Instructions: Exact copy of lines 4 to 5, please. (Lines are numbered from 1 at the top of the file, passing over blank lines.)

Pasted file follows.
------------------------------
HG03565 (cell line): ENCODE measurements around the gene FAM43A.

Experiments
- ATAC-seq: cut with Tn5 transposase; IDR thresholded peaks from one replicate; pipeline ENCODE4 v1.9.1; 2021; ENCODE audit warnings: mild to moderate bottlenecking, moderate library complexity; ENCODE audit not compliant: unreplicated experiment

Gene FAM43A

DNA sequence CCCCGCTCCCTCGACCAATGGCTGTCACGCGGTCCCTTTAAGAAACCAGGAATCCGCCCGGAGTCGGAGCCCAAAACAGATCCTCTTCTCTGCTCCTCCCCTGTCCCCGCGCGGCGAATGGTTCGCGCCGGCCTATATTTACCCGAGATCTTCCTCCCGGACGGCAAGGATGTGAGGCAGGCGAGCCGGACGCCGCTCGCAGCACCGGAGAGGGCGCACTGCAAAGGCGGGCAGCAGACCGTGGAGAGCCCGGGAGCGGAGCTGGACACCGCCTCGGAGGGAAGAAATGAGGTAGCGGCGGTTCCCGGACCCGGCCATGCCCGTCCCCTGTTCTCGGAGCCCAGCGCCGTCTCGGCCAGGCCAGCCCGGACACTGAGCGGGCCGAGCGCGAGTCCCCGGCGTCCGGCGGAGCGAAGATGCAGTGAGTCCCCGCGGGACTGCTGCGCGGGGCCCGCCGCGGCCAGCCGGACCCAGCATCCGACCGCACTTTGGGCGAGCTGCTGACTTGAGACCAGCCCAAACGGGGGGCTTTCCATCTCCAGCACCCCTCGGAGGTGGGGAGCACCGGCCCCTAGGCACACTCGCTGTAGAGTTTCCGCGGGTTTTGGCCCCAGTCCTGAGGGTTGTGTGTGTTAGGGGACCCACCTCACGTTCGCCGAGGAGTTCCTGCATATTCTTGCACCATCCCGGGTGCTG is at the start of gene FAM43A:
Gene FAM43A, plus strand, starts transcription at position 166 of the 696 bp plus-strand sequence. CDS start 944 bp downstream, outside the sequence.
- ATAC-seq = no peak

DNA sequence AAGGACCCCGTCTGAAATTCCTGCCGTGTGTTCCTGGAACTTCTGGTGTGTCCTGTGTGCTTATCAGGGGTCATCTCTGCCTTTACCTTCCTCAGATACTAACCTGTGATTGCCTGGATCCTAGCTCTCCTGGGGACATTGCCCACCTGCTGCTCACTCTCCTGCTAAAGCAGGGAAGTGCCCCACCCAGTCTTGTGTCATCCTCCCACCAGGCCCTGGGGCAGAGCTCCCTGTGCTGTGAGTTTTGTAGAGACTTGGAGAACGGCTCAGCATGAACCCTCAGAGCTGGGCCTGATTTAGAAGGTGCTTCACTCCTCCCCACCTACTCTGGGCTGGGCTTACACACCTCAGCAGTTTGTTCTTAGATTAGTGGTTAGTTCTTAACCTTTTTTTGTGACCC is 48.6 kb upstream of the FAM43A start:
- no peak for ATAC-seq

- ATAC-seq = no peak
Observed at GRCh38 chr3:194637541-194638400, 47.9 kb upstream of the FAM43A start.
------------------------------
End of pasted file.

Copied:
Gene FAM43A

DNA sequence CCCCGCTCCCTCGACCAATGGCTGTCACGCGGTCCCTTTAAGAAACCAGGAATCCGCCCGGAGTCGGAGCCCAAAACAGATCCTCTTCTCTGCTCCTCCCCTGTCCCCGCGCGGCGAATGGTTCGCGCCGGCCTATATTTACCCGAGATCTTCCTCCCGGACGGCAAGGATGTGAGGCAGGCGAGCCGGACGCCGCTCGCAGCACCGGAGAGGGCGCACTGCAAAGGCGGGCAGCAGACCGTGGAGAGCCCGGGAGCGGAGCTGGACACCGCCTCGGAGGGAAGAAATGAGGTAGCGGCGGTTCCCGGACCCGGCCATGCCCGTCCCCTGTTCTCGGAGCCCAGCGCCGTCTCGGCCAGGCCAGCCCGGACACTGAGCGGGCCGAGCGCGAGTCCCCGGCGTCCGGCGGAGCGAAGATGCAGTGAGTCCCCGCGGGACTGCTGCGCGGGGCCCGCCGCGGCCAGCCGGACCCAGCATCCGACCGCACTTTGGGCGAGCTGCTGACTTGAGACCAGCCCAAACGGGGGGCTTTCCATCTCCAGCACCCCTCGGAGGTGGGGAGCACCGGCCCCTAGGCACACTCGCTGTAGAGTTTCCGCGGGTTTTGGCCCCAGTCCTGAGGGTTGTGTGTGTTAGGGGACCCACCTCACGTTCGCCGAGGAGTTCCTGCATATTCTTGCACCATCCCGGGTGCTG is at the start of gene FAM43A: